Extremely Thin Writing Created With an Electro Pen
Posted on August 31, 2005
Scientists at U.S. Department of Energy's Brookhaven National Laboratory have created a new kind of "writing" called Electro Pen Nanolithography (EPN). EPN allows scientists to "write" or create nanoscale patterns and features on surfaces. The image on the right was "written" with the Electro Pen. The lines forming the words are 150 nanometers wide and less than one nanometer high. They are made of organic molecules.
The tip of the Electro Pen carries an electric voltage which causes a film of organic molecules to oxidize. The researchers say that a single sweep of the pen will create an extremely thin line by transferring organic ink molecules from the tip to the oxidized regions. Each line is only one molecule thick. The researchers say they can add depth to the writing by writing over the existing patterns. They call these multilayered patterns three-dimensional nanoscale landscapes.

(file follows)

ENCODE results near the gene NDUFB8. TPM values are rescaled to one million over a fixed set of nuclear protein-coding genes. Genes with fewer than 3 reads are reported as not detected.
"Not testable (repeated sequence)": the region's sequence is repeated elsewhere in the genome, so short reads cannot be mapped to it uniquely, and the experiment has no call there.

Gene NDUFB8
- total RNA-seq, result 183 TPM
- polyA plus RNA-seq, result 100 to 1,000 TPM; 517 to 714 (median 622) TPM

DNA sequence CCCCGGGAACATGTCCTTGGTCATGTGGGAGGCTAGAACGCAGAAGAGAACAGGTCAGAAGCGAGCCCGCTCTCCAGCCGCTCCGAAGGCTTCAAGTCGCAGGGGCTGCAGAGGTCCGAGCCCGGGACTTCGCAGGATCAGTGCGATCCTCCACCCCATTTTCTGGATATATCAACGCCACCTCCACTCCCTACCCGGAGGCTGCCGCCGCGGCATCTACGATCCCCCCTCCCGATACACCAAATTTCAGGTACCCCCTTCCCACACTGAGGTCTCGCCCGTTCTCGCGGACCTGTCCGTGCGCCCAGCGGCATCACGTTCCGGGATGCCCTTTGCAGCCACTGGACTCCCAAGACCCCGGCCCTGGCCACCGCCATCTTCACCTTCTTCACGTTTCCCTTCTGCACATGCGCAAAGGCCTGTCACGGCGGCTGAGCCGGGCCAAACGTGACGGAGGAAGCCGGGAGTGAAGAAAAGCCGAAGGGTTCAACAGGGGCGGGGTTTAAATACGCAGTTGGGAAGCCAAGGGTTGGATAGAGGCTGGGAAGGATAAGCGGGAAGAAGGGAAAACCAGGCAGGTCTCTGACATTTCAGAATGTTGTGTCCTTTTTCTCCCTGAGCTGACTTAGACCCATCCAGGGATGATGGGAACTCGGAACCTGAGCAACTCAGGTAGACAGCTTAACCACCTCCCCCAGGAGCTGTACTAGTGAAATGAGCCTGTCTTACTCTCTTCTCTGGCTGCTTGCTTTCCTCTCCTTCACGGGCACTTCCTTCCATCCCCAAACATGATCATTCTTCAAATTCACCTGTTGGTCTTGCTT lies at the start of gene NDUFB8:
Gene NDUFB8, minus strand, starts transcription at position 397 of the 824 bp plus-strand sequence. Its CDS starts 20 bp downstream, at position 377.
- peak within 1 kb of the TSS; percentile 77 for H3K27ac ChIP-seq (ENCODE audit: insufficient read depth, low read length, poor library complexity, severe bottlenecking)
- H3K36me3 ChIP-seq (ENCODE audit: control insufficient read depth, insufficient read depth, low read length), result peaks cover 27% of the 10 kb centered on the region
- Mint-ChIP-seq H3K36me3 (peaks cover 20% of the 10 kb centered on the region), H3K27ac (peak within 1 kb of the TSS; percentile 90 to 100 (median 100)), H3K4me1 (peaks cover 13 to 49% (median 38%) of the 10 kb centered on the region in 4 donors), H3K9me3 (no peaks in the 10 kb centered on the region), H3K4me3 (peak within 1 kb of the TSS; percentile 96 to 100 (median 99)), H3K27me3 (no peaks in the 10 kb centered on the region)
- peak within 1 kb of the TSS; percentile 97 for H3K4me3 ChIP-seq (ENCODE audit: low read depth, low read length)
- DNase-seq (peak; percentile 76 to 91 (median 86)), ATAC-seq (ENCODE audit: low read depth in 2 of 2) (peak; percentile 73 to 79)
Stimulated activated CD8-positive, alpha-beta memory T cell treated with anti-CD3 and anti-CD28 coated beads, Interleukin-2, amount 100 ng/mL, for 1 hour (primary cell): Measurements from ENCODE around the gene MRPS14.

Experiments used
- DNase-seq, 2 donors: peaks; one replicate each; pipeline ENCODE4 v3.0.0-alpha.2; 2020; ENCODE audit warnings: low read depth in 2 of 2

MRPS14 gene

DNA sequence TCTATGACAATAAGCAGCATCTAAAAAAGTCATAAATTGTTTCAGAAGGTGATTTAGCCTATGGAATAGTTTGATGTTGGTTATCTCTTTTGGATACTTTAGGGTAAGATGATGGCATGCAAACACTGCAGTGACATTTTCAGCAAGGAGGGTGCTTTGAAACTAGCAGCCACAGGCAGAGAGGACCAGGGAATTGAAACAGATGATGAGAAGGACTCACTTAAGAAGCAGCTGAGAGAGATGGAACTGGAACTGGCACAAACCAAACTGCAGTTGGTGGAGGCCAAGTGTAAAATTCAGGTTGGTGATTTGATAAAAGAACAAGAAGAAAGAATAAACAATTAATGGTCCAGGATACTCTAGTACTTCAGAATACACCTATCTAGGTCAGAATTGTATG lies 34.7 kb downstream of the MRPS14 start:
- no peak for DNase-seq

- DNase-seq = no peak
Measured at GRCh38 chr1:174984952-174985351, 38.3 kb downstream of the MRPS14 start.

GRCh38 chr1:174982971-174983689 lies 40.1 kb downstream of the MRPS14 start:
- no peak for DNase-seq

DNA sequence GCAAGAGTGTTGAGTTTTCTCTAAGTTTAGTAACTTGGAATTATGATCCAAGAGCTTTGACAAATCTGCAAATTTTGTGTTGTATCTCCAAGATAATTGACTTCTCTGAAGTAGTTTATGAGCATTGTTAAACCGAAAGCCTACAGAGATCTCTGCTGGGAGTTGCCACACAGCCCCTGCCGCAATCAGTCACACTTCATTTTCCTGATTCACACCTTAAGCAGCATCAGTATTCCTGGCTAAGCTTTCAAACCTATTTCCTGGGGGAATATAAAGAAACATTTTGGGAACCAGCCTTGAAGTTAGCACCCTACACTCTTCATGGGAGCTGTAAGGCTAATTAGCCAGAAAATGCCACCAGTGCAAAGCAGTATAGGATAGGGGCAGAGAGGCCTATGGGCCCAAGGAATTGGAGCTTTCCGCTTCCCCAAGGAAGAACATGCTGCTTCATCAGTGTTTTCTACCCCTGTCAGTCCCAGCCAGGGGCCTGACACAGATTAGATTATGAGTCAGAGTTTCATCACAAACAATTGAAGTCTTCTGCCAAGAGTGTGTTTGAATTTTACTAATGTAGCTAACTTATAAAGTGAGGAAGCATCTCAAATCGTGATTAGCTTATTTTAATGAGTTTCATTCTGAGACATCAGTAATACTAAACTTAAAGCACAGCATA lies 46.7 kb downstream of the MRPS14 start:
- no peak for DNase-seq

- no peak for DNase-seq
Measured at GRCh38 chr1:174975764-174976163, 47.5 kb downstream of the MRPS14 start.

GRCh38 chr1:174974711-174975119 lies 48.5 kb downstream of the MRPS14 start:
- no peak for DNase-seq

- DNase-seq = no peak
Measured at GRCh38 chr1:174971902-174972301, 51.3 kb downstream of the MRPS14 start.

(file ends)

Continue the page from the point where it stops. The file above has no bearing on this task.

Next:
We aren't sure what implications nanolithography has for the writing world but it is very interesting to say the least. We don't think readers are going to want to read nanoscale novels when it is so much easier to read novels with full-sized words. The technology may eventually be used for biosensors according to Brookhaven.
Update: Here's a look at the The NLP2000 Dip Pen Nanolithography System from Nanoink.